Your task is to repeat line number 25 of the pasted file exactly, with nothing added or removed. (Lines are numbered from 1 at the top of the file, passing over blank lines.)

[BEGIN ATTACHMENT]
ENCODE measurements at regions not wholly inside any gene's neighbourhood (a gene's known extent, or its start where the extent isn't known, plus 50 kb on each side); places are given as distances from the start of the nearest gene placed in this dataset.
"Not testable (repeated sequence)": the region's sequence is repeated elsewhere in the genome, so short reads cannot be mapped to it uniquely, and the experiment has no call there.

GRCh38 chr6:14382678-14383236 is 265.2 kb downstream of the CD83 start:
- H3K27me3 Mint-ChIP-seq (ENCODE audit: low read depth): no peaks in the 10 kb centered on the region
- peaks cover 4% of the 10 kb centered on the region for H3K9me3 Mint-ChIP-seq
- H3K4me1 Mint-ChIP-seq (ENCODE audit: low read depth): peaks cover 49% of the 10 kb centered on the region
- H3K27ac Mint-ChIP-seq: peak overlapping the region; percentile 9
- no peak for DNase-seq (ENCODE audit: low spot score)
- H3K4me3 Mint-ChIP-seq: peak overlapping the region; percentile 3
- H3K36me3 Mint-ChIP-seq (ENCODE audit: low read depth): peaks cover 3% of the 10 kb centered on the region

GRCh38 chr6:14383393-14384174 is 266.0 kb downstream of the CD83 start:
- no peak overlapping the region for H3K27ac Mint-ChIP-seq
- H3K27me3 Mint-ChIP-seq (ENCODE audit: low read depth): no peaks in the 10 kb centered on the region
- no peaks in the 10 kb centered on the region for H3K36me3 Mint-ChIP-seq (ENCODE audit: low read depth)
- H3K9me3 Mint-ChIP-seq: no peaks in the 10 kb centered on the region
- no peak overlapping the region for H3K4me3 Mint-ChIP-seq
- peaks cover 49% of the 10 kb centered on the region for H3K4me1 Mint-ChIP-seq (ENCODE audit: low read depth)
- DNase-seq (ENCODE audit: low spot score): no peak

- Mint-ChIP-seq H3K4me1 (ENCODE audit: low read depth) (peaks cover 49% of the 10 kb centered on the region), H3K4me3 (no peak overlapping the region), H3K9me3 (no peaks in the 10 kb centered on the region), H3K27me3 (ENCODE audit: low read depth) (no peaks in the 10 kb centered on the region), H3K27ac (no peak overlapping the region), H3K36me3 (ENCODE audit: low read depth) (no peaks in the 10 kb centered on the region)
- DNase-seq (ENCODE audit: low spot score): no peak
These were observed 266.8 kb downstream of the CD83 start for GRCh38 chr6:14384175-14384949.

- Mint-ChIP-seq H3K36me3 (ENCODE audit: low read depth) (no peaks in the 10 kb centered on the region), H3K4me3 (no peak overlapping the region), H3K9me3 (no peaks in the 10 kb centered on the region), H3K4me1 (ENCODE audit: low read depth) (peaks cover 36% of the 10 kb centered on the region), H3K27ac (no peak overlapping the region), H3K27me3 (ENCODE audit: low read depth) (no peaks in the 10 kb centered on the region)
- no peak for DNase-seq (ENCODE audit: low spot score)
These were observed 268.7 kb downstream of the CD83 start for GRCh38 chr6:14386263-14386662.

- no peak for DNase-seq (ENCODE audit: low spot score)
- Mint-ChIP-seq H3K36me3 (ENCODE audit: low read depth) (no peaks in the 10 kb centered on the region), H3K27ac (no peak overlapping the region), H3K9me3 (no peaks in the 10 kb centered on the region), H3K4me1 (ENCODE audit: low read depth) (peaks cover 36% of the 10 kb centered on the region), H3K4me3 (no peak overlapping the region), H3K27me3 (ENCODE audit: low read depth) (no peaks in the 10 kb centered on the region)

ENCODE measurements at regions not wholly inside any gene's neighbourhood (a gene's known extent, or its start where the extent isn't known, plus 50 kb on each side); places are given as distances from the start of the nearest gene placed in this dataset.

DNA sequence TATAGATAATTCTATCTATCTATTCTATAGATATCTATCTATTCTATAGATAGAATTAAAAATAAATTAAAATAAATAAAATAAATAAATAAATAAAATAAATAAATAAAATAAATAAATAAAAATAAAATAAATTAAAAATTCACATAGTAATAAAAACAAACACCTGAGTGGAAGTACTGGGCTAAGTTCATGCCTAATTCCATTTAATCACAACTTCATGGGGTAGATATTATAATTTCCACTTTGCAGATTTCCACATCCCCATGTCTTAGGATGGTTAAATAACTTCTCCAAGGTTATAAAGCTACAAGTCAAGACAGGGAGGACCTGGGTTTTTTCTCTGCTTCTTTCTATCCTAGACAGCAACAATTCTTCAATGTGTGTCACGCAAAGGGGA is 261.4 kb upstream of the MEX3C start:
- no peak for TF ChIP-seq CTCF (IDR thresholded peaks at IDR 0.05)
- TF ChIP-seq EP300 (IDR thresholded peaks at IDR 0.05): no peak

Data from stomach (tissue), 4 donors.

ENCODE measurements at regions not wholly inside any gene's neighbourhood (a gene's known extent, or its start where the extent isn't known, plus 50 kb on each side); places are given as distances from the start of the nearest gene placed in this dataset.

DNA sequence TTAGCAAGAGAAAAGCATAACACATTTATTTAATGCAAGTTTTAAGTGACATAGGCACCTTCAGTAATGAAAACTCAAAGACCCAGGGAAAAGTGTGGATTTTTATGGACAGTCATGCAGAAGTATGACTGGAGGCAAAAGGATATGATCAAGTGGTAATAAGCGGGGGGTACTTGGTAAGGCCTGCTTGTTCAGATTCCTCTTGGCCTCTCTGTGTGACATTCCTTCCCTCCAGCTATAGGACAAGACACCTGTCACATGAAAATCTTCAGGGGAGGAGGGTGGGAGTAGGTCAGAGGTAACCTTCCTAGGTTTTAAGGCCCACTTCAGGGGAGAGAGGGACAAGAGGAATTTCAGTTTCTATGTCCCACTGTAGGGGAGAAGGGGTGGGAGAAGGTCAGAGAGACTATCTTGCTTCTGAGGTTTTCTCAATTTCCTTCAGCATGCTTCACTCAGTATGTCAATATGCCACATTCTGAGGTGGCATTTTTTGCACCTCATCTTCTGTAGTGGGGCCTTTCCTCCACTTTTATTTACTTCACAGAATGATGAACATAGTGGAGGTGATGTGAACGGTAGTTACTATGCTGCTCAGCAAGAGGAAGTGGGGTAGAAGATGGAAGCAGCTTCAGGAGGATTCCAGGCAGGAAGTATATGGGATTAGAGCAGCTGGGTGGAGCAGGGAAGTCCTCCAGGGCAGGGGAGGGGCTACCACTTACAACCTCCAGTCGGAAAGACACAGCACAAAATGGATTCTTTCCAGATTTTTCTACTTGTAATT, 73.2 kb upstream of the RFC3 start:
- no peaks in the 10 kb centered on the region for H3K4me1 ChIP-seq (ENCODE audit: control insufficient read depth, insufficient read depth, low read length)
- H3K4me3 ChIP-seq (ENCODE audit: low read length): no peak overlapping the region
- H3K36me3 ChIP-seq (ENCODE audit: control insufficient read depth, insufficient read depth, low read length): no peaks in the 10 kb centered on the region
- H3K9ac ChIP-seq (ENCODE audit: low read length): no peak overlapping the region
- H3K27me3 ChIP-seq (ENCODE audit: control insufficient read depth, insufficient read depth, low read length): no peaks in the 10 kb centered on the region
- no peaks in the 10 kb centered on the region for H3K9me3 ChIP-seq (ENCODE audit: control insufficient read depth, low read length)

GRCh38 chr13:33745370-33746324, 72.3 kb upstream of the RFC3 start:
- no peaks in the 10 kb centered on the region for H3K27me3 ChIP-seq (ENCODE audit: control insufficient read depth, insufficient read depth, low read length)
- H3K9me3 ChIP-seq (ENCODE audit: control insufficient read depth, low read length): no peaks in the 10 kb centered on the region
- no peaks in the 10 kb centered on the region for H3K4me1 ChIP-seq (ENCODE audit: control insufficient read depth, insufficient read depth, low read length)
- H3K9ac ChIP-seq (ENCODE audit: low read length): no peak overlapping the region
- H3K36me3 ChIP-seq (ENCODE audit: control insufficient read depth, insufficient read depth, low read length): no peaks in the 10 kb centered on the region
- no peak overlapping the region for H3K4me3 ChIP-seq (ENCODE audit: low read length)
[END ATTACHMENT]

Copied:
- no peak for DNase-seq (ENCODE audit: low spot score)